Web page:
Rent Shop Volunteer Join

Q. Who is Mr. Smarty Plants?

A: There are those who suspect Wildflower Center volunteers are the culpable and capable culprits. Yet, others think staff members play some, albeit small, role. You can torture us with your plant questions, but we will never reveal the Green Guru's secret identity.

Help us grow by giving to the Plant Database Fund or by becoming a member

Did you know you can access the Native Plant Information Network with your web-enabled smartphone?

Share

Ask Mr. Smarty Plants

Ask Mr. Smarty Plants is a free service provided by the staff and volunteers at the Lady Bird Johnson Wildflower Center.

Search Smarty Plants
See a list of all Smarty Plants questions

Please forgive us, but Mr. Smarty Plants has been overwhelmed by a flood of mail and must take a break for awhile to catch up. We hope to be accepting new questions again soon. Thank you!

Need help with plant identification, visit the plant identification page.

 
rate this answer
Not Yet Rated

Tuesday - June 11, 2013

From: Waynesville, NC
Region: Southeast
Topic: General Botany
Title: Do the male or female dogwoods have berries?
Answered by: Nan Hampton

QUESTION:

Does the male or female dogwood have berries?

ANSWER:

North American dogwoods, Cornus species, are all hermaphroditic with both male (stamens and anthers) and female (stigma, style and ovary) flower parts.  The female parts (ovaries) produce the berries but since all the Cornus species in North America are hermaphroditic, they will all have berries.  According to the Flora of China all members of the Family Cornaceae are hermaphroditic with the exception of the African species that are dioecious (separate trees for male flowers and female flowers).  In the case of the African species those with the female flowers will produce the fruit—the berries.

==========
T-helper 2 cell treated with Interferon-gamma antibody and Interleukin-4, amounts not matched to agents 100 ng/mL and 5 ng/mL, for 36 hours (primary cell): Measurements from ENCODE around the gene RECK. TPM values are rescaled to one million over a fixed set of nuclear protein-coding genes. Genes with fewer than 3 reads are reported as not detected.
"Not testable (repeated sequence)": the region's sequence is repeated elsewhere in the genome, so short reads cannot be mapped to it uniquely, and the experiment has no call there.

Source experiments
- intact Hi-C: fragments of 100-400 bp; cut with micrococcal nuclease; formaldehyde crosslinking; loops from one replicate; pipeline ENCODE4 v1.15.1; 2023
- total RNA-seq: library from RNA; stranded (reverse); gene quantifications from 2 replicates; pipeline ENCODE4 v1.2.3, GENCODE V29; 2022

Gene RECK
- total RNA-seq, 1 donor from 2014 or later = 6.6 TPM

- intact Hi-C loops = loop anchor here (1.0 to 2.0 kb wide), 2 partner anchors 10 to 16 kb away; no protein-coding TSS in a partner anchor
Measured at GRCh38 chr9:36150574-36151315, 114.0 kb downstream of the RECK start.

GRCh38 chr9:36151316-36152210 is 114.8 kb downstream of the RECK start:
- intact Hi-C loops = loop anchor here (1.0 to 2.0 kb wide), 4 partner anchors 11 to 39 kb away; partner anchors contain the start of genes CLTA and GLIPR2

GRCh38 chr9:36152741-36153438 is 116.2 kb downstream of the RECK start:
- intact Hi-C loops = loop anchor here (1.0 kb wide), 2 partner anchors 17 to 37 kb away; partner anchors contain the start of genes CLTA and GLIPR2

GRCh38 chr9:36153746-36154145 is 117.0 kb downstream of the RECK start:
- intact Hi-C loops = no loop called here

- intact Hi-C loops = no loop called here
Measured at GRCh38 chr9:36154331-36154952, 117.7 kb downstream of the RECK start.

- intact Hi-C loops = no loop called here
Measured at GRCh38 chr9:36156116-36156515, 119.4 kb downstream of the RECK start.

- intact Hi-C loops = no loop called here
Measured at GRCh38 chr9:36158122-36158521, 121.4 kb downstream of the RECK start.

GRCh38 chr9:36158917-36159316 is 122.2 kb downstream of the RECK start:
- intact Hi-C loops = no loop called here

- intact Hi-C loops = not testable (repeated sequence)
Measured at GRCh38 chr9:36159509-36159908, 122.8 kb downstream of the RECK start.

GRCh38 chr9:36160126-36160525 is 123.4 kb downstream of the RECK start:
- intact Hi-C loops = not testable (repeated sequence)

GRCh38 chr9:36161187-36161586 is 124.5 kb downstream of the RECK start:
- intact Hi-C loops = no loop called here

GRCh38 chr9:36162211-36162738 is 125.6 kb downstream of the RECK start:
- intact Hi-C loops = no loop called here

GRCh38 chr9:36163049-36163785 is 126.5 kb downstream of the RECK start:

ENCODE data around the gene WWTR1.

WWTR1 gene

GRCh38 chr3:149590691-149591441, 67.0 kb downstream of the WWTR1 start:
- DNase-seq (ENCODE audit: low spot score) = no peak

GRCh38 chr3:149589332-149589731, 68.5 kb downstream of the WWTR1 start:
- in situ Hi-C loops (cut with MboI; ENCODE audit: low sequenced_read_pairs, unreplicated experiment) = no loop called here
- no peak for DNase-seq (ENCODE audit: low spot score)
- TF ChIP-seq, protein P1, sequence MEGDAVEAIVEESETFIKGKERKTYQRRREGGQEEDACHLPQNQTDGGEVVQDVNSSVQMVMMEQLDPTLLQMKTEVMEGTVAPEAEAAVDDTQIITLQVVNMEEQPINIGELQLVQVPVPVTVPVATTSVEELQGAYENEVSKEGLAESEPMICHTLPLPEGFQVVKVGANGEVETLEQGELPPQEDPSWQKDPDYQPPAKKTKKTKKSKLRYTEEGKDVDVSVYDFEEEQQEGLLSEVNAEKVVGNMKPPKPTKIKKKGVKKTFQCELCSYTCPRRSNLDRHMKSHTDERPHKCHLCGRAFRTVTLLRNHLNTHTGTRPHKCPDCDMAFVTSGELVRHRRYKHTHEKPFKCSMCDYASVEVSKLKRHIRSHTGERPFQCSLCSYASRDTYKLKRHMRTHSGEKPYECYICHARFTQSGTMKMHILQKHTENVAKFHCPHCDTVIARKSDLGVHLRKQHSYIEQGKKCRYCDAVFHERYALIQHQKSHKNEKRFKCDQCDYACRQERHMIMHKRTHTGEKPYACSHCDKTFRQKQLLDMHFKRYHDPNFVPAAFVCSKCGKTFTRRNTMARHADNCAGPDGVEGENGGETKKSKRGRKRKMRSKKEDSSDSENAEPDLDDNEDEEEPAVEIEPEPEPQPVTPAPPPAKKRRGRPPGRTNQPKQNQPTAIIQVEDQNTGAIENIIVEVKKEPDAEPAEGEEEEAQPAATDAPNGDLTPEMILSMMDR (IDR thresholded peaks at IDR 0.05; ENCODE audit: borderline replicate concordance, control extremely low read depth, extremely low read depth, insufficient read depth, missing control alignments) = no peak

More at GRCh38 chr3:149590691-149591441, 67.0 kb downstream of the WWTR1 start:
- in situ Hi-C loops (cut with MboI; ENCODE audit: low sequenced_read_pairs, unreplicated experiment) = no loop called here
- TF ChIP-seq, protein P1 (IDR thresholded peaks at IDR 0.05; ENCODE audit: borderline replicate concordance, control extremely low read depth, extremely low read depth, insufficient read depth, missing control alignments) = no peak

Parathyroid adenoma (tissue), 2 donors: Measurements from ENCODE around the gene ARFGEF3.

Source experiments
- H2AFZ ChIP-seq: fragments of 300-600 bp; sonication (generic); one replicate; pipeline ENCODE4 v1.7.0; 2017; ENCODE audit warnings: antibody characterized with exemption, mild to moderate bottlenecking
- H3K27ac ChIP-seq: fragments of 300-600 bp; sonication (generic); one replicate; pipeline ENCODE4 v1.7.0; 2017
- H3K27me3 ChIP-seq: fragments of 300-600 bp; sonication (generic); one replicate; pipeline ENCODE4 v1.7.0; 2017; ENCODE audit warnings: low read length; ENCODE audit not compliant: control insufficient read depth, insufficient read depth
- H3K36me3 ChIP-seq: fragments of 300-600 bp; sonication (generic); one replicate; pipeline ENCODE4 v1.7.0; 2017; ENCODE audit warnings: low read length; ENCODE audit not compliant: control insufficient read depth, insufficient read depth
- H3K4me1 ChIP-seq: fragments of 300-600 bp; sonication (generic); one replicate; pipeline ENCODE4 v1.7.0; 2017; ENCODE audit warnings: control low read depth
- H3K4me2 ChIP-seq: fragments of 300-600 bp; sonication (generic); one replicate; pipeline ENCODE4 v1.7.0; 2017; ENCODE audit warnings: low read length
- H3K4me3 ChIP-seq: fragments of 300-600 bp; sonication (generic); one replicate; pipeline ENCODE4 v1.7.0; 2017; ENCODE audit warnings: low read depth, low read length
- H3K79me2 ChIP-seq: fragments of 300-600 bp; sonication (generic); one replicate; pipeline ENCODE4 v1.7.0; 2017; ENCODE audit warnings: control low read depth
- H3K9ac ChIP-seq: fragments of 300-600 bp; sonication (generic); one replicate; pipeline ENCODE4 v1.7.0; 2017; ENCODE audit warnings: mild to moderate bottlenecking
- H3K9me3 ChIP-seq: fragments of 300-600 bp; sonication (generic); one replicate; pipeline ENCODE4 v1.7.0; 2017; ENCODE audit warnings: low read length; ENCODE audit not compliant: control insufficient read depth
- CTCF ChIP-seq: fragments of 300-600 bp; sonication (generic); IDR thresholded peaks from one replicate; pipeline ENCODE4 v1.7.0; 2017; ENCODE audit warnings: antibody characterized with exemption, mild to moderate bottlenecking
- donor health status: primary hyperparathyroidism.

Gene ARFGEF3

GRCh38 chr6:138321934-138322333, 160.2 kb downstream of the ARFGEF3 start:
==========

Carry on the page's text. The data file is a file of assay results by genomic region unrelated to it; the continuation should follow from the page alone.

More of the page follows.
You can see the Cornus species that occur in North America on the USDA Plants Database.   Those shown in maps with blue states are the North American species.  The ones shown in dark gray on the maps are naturalized non-natives.  You can read about and see photos of most of those Cornus species in our Native Plant Database.

 

From the Image Gallery


Bunchberry dogwood
Cornus canadensis

Flowering dogwood
Cornus florida

Roughleaf dogwood
Cornus drummondii

Redosier dogwood
Cornus sericea ssp. sericea

More General Botany Questions

Compare Natives to Lawn for Carbon Footprint Benefits in Durham, New Hampshire
September 22, 2010 - Are there carbon sequestration rate tables for turf (lawn) and bushes, shrubs, trees? I want to compare the carbon footprint benefit of lawn versus the same area put into native plantings.
view the full question and answer

Grafting stone fruit
April 02, 2009 - Do you know of anyone grafting the new low chill stone fruit trees to the Mexican plum to minimize cotton rot? Or would it even work?
view the full question and answer

Plants named for Thomas Drummond
February 09, 2009 - Dear Mr. Smarty Plants, Please send list of plants discovered and named for Thomas Drummond.
view the full question and answer

Withering plants recover with water
February 17, 2008 - Why do withering plants stand up when you give them water?
view the full question and answer

Definition of what constitutes a native plant
January 23, 2007 - Hello, I am doing research concerning "native plants" for the Northeast. I am "befuddled" as I am finding conflicting definitions for what constitutes a native plant. Do you have a good definiti...
view the full question and answer

Support the Wildflower Center by Donating Online or Becoming a Member today.